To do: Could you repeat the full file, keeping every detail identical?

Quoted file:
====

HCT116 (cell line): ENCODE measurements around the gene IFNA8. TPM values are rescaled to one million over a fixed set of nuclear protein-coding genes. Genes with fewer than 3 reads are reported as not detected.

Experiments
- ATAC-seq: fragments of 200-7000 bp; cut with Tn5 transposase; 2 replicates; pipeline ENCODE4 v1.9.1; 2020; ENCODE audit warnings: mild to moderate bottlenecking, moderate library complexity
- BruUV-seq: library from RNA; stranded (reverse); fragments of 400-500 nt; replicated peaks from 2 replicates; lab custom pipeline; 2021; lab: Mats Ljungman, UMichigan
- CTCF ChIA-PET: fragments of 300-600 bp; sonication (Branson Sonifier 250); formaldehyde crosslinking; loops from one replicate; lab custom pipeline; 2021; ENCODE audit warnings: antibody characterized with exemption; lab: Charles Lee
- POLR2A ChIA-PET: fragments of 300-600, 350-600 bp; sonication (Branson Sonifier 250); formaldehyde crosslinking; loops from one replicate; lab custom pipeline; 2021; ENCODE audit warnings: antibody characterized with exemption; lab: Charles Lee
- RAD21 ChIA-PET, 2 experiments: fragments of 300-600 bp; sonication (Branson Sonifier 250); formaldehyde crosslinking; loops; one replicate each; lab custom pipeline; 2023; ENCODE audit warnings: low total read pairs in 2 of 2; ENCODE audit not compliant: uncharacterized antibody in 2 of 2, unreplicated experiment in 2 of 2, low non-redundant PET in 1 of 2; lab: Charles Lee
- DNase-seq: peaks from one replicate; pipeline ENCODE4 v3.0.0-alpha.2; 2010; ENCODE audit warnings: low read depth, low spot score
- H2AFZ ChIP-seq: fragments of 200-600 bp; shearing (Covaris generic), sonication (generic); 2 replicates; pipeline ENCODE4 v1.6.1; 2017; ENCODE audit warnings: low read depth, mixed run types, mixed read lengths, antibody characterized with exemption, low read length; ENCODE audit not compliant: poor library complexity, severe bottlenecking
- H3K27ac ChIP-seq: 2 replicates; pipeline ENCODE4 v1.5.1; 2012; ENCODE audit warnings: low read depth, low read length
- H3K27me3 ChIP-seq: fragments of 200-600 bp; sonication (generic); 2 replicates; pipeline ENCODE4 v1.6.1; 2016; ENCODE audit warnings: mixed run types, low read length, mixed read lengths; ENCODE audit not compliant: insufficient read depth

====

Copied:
HCT116 (cell line): ENCODE measurements around the gene IFNA8. TPM values are rescaled to one million over a fixed set of nuclear protein-coding genes. Genes with fewer than 3 reads are reported as not detected.

Experiments
- ATAC-seq: fragments of 200-7000 bp; cut with Tn5 transposase; 2 replicates; pipeline ENCODE4 v1.9.1; 2020; ENCODE audit warnings: mild to moderate bottlenecking, moderate library complexity
- BruUV-seq: library from RNA; stranded (reverse); fragments of 400-500 nt; replicated peaks from 2 replicates; lab custom pipeline; 2021; lab: Mats Ljungman, UMichigan
- CTCF ChIA-PET: fragments of 300-600 bp; sonication (Branson Sonifier 250); formaldehyde crosslinking; loops from one replicate; lab custom pipeline; 2021; ENCODE audit warnings: antibody characterized with exemption; lab: Charles Lee
- POLR2A ChIA-PET: fragments of 300-600, 350-600 bp; sonication (Branson Sonifier 250); formaldehyde crosslinking; loops from one replicate; lab custom pipeline; 2021; ENCODE audit warnings: antibody characterized with exemption; lab: Charles Lee
- RAD21 ChIA-PET, 2 experiments: fragments of 300-600 bp; sonication (Branson Sonifier 250); formaldehyde crosslinking; loops; one replicate each; lab custom pipeline; 2023; ENCODE audit warnings: low total read pairs in 2 of 2; ENCODE audit not compliant: uncharacterized antibody in 2 of 2, unreplicated experiment in 2 of 2, low non-redundant PET in 1 of 2; lab: Charles Lee
- DNase-seq: peaks from one replicate; pipeline ENCODE4 v3.0.0-alpha.2; 2010; ENCODE audit warnings: low read depth, low spot score
- H2AFZ ChIP-seq: fragments of 200-600 bp; shearing (Covaris generic), sonication (generic); 2 replicates; pipeline ENCODE4 v1.6.1; 2017; ENCODE audit warnings: low read depth, mixed run types, mixed read lengths, antibody characterized with exemption, low read length; ENCODE audit not compliant: poor library complexity, severe bottlenecking
- H3K27ac ChIP-seq: 2 replicates; pipeline ENCODE4 v1.5.1; 2012; ENCODE audit warnings: low read depth, low read length
- H3K27me3 ChIP-seq: fragments of 200-600 bp; sonication (generic); 2 replicates; pipeline ENCODE4 v1.6.1; 2016; ENCODE audit warnings: mixed run types, low read length, mixed read lengths; ENCODE audit not compliant: insufficient read depth